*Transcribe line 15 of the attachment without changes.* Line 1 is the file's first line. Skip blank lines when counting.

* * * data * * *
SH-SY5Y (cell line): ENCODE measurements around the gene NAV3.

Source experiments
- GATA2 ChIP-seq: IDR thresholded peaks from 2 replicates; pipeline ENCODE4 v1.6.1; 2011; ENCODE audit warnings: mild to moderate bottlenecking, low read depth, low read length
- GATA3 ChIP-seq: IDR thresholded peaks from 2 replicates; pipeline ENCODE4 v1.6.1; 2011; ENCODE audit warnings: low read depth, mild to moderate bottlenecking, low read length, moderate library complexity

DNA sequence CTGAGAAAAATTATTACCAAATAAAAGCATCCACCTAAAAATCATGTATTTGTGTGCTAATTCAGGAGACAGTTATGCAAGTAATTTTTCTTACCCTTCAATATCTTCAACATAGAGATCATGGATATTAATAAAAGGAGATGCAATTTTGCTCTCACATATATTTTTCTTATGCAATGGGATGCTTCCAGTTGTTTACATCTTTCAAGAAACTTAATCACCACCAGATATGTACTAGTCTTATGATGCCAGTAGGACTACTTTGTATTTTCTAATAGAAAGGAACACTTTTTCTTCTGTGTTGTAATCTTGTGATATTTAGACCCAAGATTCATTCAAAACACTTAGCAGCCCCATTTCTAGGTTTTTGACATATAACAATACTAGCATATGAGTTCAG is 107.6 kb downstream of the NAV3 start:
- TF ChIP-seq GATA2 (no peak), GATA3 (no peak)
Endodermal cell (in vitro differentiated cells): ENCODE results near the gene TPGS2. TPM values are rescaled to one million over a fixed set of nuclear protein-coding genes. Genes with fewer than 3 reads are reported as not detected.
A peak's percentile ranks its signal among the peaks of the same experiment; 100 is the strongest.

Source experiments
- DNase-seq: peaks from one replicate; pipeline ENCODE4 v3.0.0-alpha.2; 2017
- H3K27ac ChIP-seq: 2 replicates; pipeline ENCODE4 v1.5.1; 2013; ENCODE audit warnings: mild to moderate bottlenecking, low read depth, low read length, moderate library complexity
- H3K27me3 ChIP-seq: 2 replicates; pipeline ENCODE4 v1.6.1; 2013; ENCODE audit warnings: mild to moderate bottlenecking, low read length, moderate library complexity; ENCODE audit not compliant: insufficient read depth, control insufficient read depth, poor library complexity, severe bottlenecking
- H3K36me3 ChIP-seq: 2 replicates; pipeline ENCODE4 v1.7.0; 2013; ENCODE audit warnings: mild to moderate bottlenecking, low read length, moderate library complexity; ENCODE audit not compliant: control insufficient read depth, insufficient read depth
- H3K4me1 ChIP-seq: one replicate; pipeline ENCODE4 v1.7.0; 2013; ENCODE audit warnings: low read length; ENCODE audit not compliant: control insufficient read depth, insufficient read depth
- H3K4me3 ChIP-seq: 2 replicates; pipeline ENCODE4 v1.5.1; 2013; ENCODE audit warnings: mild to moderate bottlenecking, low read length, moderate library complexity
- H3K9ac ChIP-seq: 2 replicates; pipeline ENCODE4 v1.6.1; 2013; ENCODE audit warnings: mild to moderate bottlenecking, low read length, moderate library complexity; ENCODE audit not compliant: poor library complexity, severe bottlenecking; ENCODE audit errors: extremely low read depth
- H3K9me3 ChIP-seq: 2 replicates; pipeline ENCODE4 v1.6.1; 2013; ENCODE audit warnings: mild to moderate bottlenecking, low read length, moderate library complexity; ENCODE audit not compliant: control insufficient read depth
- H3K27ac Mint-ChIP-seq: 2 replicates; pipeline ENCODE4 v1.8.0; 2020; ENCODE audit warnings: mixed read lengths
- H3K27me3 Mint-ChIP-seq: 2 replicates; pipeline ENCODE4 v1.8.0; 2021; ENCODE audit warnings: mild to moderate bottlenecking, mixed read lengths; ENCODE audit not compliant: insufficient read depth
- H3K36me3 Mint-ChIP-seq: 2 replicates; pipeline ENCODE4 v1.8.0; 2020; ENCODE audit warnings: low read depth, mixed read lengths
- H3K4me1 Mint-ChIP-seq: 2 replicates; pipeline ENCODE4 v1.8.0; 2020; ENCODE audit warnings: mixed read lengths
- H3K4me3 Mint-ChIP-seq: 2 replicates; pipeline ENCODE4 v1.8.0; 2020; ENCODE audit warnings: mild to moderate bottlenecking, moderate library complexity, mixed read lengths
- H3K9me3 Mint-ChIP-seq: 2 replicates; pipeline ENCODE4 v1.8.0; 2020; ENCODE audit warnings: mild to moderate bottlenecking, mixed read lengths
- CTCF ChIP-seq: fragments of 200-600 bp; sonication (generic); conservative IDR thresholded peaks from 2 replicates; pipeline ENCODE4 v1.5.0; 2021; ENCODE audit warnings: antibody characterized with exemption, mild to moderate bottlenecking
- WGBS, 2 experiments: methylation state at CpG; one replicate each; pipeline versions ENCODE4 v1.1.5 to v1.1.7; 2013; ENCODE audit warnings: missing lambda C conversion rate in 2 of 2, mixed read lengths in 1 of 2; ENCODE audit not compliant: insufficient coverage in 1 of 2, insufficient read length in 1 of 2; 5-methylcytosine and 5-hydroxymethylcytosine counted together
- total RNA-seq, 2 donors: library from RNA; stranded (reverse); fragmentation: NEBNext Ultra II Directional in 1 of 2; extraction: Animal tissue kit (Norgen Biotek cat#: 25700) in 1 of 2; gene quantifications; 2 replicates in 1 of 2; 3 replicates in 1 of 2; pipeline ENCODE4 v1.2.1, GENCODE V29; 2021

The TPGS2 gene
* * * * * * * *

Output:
- H3K4me3 ChIP-seq: 2 replicates; pipeline ENCODE4 v1.5.1; 2013; ENCODE audit warnings: mild to moderate bottlenecking, low read length, moderate library complexity